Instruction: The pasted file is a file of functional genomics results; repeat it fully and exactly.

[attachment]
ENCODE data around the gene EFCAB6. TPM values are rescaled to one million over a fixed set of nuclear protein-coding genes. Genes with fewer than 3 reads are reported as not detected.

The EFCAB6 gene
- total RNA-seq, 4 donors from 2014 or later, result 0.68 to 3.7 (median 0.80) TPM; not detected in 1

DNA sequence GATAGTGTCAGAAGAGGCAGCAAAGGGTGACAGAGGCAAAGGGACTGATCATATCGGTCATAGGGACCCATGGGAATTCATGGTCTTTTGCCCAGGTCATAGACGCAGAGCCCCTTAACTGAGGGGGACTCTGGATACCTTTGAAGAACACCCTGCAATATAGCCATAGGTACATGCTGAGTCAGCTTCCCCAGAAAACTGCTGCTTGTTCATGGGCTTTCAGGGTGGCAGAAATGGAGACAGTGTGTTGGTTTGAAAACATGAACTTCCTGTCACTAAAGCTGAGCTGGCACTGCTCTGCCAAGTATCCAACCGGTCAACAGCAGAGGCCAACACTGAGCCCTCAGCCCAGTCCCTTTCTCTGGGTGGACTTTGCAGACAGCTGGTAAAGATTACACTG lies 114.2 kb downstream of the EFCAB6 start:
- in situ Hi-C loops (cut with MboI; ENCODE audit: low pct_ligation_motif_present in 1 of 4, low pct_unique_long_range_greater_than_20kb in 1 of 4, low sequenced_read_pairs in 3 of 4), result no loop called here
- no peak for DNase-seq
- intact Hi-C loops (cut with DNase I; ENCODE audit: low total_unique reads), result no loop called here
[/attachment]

ENCODE data around the gene EFCAB6. TPM values are rescaled to one million over a fixed set of nuclear protein-coding genes. Genes with fewer than 3 reads are reported as not detected.

The EFCAB6 gene
- total RNA-seq, 4 donors from 2014 or later, result 0.68 to 3.7 (median 0.80) TPM; not detected in 1

DNA sequence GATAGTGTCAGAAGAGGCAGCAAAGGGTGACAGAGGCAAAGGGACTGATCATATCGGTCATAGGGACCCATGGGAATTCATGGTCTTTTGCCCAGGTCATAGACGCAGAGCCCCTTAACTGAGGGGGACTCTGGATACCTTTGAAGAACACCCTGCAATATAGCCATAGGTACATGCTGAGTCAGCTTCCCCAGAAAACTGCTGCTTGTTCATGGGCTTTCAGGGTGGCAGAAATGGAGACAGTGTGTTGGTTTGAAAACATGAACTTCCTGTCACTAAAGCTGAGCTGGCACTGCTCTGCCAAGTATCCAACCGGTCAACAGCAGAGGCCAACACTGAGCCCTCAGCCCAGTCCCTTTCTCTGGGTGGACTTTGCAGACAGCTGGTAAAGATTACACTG lies 114.2 kb downstream of the EFCAB6 start:
- in situ Hi-C loops (cut with MboI; ENCODE audit: low pct_ligation_motif_present in 1 of 4, low pct_unique_long_range_greater_than_20kb in 1 of 4, low sequenced_read_pairs in 3 of 4), result no loop called here
- no peak for DNase-seq
- intact Hi-C loops (cut with DNase I; ENCODE audit: low total_unique reads), result no loop called here